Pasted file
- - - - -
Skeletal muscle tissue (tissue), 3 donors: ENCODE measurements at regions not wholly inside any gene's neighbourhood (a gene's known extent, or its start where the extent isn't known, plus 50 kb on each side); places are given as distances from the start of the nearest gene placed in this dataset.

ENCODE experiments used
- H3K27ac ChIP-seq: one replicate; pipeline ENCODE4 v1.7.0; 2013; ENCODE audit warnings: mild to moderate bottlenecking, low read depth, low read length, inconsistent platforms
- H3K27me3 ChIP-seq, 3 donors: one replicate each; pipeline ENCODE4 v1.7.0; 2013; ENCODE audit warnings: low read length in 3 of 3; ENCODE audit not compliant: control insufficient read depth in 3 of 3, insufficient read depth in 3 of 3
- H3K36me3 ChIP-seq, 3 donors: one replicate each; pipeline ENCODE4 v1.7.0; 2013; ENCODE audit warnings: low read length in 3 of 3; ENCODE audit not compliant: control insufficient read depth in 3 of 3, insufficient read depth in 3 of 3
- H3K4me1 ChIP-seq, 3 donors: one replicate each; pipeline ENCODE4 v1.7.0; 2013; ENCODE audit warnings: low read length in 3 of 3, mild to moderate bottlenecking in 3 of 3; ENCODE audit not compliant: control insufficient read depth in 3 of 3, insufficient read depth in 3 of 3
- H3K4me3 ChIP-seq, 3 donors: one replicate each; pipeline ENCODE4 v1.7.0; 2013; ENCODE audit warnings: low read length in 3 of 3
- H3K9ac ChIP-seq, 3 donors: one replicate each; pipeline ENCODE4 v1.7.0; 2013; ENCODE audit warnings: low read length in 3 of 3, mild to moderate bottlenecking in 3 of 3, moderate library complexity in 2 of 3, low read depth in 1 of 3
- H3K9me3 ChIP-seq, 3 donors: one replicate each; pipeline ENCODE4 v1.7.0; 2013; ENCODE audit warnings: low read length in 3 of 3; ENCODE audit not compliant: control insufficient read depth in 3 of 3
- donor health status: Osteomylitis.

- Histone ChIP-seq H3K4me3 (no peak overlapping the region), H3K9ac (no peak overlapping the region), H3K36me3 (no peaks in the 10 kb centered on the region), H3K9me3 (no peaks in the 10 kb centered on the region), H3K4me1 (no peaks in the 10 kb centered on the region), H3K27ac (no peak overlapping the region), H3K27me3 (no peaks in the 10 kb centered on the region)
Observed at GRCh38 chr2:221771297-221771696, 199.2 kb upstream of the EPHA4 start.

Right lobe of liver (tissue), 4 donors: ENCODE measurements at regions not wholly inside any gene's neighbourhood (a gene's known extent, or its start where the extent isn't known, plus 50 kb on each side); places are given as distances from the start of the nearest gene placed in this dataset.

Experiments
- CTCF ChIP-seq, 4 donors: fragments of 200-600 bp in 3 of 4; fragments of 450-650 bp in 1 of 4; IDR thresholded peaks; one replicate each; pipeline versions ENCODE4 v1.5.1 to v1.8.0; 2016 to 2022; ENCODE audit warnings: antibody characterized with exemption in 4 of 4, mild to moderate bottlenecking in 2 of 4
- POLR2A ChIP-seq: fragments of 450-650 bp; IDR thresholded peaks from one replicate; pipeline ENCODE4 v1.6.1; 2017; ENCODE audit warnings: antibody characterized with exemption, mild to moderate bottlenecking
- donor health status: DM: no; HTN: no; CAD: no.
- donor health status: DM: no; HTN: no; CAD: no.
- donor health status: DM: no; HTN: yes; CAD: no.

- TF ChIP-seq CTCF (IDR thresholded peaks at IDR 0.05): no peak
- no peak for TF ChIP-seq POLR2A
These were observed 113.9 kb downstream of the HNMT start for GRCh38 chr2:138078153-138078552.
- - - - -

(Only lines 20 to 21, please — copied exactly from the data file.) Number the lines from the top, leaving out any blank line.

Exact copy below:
- TF ChIP-seq CTCF (IDR thresholded peaks at IDR 0.05): no peak
- no peak for TF ChIP-seq POLR2A